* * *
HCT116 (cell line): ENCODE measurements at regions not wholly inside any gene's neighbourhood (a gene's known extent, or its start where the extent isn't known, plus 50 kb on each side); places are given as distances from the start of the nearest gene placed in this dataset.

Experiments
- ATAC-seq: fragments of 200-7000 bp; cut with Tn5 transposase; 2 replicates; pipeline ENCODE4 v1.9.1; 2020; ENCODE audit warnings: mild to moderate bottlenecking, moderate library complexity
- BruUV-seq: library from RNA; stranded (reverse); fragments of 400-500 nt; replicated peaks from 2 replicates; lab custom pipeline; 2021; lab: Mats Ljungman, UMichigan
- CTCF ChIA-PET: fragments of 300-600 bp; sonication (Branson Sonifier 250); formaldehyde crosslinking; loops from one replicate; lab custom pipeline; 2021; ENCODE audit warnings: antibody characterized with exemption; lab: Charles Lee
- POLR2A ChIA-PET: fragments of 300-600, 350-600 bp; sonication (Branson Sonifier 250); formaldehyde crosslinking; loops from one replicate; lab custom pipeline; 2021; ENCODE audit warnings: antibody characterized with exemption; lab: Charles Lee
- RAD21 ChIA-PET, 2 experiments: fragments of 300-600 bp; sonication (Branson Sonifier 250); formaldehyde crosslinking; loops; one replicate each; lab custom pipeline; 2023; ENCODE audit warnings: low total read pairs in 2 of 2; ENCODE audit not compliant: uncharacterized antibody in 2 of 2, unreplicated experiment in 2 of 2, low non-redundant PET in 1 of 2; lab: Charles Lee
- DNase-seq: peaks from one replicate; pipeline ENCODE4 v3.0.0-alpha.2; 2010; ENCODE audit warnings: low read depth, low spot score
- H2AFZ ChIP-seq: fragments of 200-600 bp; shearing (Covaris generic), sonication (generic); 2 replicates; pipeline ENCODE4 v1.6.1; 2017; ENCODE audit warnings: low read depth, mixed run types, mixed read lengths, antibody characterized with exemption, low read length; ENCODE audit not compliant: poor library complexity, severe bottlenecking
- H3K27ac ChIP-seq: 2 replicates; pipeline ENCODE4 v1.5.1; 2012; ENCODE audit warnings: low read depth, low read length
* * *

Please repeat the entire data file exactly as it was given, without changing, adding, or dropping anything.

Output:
HCT116 (cell line): ENCODE measurements at regions not wholly inside any gene's neighbourhood (a gene's known extent, or its start where the extent isn't known, plus 50 kb on each side); places are given as distances from the start of the nearest gene placed in this dataset.

Experiments
- ATAC-seq: fragments of 200-7000 bp; cut with Tn5 transposase; 2 replicates; pipeline ENCODE4 v1.9.1; 2020; ENCODE audit warnings: mild to moderate bottlenecking, moderate library complexity
- BruUV-seq: library from RNA; stranded (reverse); fragments of 400-500 nt; replicated peaks from 2 replicates; lab custom pipeline; 2021; lab: Mats Ljungman, UMichigan
- CTCF ChIA-PET: fragments of 300-600 bp; sonication (Branson Sonifier 250); formaldehyde crosslinking; loops from one replicate; lab custom pipeline; 2021; ENCODE audit warnings: antibody characterized with exemption; lab: Charles Lee
- POLR2A ChIA-PET: fragments of 300-600, 350-600 bp; sonication (Branson Sonifier 250); formaldehyde crosslinking; loops from one replicate; lab custom pipeline; 2021; ENCODE audit warnings: antibody characterized with exemption; lab: Charles Lee
- RAD21 ChIA-PET, 2 experiments: fragments of 300-600 bp; sonication (Branson Sonifier 250); formaldehyde crosslinking; loops; one replicate each; lab custom pipeline; 2023; ENCODE audit warnings: low total read pairs in 2 of 2; ENCODE audit not compliant: uncharacterized antibody in 2 of 2, unreplicated experiment in 2 of 2, low non-redundant PET in 1 of 2; lab: Charles Lee
- DNase-seq: peaks from one replicate; pipeline ENCODE4 v3.0.0-alpha.2; 2010; ENCODE audit warnings: low read depth, low spot score
- H2AFZ ChIP-seq: fragments of 200-600 bp; shearing (Covaris generic), sonication (generic); 2 replicates; pipeline ENCODE4 v1.6.1; 2017; ENCODE audit warnings: low read depth, mixed run types, mixed read lengths, antibody characterized with exemption, low read length; ENCODE audit not compliant: poor library complexity, severe bottlenecking
- H3K27ac ChIP-seq: 2 replicates; pipeline ENCODE4 v1.5.1; 2012; ENCODE audit warnings: low read depth, low read length